This set comes with number 18 in the series of magazines published by First To Fight covering the 1939 German invasion of Poland, and this time the focus is on the German command and support.
The first figure is of an officer, suitably dressed but not apparently in action as he wears his peaked cap rather than a helmet and has not drawn his pistol. Apart from his pistol holster he has a pair of binoculars round his neck, with the case on a strap over the right shoulder. It is impossible to tell, but he may also have a map case from his belt. Like the rest of these figures the sculpting of this man is not particularly good; the cap in particular has virtually no peak and is not all that convincing.
Next in line there is a more junior officer, who has a pistol but still carries most of the ordinary rifleman’s kit. This man holds his pistol in hand, but still wears a side cap rather than a helmet, and seems more certain to have a map case. Again this figure is typical in not having good detail; his right arm is flat and entirely featureless, while the pose in general does not look natural to us.
The third figure in the top row seems to be a perfectly ordinary rifleman, and is presumably here to make up the numbers in what is a fairly sparse set, but he matches well with the previous set of infantry from this company, wearing the usual assault rig for the 1939 campaign including the anti-gas sheet on the chest and the straps around and across his helmet for camouflage material. This figure suffers a bit more than the rest from flash. All have a noticeable ridge round the mould line, but this figure has more and will need more cleaning up. Also he suffers from a quite poorly-done helmet, which is considerably misshapen.
Last on the top row is an unusual weapon, the German anti-tank rifle known as the Panzerbüchse 39 (PzB 39). Although the magazine suggests this is the PzB 38 it must be the later model because it has the twin magazine pouches, but this is OK as hundreds of this weapon were used in the Polish campaign. As is appropriate for this weapon the gunner wears a pistol and the correct ammunition pouches (although these look rather too thin to us), but is otherwise in standard gear for the time. The gun itself is a reasonable sculpting effort (but lacks the carrying handle), and includes the bipod neatly folded under the barrel, which begs the question of what is supporting it. It must be resting on something, which could be a vehicle side or just about anything else, but it seems the twig affair shown in our second row is intended to fulfil this role, although we did not care for such an arrangement. Though the weapon has been modelled before it is rare in the hobby, partly because it quickly became obsolete as tank armour got better, and was little used after 1940, but it is nice to see one here.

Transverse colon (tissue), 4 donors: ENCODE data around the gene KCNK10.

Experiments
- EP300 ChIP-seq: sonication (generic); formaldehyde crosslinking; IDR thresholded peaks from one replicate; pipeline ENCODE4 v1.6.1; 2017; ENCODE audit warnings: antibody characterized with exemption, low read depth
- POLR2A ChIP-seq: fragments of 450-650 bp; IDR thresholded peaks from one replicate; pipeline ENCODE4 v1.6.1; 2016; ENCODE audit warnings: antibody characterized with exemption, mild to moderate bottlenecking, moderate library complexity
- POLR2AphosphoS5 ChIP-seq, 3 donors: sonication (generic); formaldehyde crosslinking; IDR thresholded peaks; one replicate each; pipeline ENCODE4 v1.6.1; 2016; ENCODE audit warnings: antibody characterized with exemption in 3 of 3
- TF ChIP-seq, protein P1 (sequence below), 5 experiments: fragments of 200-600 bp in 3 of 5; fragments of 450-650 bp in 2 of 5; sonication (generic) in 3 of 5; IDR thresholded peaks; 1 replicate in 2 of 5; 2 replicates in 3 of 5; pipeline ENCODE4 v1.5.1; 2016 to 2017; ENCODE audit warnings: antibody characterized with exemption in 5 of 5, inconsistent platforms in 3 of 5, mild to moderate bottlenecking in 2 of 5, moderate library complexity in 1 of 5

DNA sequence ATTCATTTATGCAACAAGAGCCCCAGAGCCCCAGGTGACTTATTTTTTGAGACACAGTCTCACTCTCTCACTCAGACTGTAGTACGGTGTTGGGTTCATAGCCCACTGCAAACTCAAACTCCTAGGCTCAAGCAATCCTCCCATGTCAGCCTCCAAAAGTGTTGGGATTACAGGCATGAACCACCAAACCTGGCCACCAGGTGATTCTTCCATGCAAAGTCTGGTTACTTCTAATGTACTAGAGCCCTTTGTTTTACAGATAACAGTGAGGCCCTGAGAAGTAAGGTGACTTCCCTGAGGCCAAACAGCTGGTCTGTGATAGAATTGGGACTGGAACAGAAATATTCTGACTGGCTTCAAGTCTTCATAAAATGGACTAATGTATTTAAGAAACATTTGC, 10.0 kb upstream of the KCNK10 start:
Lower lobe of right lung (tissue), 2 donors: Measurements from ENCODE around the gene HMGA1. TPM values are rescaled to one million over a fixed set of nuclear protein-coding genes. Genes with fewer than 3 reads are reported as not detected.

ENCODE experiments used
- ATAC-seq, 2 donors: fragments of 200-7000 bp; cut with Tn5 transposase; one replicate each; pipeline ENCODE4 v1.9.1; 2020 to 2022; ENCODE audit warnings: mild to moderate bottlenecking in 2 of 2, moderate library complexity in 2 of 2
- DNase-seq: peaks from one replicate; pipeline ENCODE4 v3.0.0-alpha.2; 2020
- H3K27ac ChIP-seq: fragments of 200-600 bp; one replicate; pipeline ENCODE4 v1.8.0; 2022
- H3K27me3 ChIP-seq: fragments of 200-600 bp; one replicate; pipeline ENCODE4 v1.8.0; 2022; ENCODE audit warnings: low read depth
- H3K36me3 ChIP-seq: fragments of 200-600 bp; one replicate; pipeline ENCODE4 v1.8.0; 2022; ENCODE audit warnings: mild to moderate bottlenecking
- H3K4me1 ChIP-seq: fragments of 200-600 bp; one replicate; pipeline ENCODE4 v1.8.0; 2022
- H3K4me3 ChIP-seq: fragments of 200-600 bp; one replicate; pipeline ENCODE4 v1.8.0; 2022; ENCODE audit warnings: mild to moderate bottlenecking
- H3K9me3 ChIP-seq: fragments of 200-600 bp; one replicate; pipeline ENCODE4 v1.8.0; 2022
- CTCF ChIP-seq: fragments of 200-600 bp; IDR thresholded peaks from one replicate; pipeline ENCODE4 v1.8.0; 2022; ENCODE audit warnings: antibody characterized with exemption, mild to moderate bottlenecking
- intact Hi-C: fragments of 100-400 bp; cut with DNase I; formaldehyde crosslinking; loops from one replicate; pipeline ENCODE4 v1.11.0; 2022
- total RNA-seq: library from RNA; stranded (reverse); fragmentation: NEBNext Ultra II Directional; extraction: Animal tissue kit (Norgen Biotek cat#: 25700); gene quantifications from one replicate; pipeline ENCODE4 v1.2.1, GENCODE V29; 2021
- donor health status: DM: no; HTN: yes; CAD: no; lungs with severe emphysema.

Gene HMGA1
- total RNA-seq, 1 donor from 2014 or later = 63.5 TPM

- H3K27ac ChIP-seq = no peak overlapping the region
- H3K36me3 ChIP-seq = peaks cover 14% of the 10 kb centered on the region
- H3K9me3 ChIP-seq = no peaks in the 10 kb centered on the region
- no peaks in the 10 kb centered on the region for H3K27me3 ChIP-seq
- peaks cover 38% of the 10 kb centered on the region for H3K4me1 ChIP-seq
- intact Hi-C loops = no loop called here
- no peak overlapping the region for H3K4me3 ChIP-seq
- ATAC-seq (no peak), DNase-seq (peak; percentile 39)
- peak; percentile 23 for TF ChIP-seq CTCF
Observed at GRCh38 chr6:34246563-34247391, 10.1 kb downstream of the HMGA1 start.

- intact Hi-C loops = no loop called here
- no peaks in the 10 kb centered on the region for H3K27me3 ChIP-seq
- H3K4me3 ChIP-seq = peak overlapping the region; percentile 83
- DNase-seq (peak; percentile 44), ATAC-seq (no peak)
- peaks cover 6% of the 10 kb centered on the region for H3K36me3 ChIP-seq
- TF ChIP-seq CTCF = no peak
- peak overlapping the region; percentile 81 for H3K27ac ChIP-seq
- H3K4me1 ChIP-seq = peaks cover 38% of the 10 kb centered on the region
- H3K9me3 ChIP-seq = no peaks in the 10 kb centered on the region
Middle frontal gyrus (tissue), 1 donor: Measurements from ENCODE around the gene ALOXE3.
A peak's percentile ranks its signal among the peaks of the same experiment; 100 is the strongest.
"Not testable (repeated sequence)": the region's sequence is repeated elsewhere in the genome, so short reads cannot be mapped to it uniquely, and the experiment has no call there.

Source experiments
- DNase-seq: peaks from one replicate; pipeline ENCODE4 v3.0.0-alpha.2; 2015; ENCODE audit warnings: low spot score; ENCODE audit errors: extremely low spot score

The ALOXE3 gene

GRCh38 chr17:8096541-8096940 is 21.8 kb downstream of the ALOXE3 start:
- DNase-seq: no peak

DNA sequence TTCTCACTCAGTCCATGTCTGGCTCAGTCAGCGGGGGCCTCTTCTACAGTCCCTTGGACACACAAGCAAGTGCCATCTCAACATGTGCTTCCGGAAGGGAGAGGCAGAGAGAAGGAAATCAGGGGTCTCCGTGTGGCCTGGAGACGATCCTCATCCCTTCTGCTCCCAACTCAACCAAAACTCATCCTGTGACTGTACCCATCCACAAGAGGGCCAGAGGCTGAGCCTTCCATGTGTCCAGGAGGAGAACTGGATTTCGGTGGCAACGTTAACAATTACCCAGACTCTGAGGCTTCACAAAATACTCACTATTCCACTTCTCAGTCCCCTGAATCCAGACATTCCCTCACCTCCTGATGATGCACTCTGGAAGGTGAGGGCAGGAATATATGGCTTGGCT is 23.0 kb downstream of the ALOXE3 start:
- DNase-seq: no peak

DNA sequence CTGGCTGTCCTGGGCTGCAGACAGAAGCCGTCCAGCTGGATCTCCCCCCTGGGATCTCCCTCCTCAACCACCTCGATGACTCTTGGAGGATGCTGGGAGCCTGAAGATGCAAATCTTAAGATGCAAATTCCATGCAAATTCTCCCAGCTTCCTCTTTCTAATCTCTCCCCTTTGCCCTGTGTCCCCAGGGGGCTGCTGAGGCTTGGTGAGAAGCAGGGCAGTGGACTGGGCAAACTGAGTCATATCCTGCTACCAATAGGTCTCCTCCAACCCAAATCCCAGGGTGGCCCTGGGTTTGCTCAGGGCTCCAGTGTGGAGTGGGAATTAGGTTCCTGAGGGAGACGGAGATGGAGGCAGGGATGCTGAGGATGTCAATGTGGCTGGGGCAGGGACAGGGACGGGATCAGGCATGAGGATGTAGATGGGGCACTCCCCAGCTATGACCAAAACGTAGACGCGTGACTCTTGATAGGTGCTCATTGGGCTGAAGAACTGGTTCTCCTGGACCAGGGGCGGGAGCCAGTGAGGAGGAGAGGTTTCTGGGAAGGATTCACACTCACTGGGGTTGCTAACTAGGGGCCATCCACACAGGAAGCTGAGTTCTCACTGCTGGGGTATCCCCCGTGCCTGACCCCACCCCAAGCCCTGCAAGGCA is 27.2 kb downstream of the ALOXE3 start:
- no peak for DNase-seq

Row two is mainly filled by the tiny mortar and two crewmen. The mortar is the 5cm version that was standard issue in 1939, but it is not a great model. The complex sights and mechanism of the original have been greatly simplified here, and although the mortar only had a barrel length of 49cm that should give this model a barrel of a little under 7mm when in fact it is only 5mm. Coupled with the fact that it has no base whereas the men do, it means it looks incredibly tiny when set next to its crew, who have quite thick and very large bases like everyone else here. The two crewmen are in nice positions; one is feeding a bomb into the weapon while the other passes further ammunition from a case.
Finally there is a radio operator, crouching and clearly using his device. Strangely he has dismounted the radio itself, as usual, but has the battery/accessories case strapped to his own back (normally this was carried by a second man). The radio is pretty basic, with a handful of blobs and lines to suggest the subject rather than any attempt to accurately portray a real model, so while the pose is reasonable this is not one of the better radio operators ever made.
All the poses are reasonable in design but the execution is not the best, and with the sometimes quite poor detail these are not attractive figures. Within the limitations of the sculpting everything looks accurate apart from the unnecessarily small mortar, but it is the unrefined sculpting, noticeable flash and the particularly large, round bases which will put some people off these figures, even though there are still relatively few figures that represent German infantry well for the Polish campaign.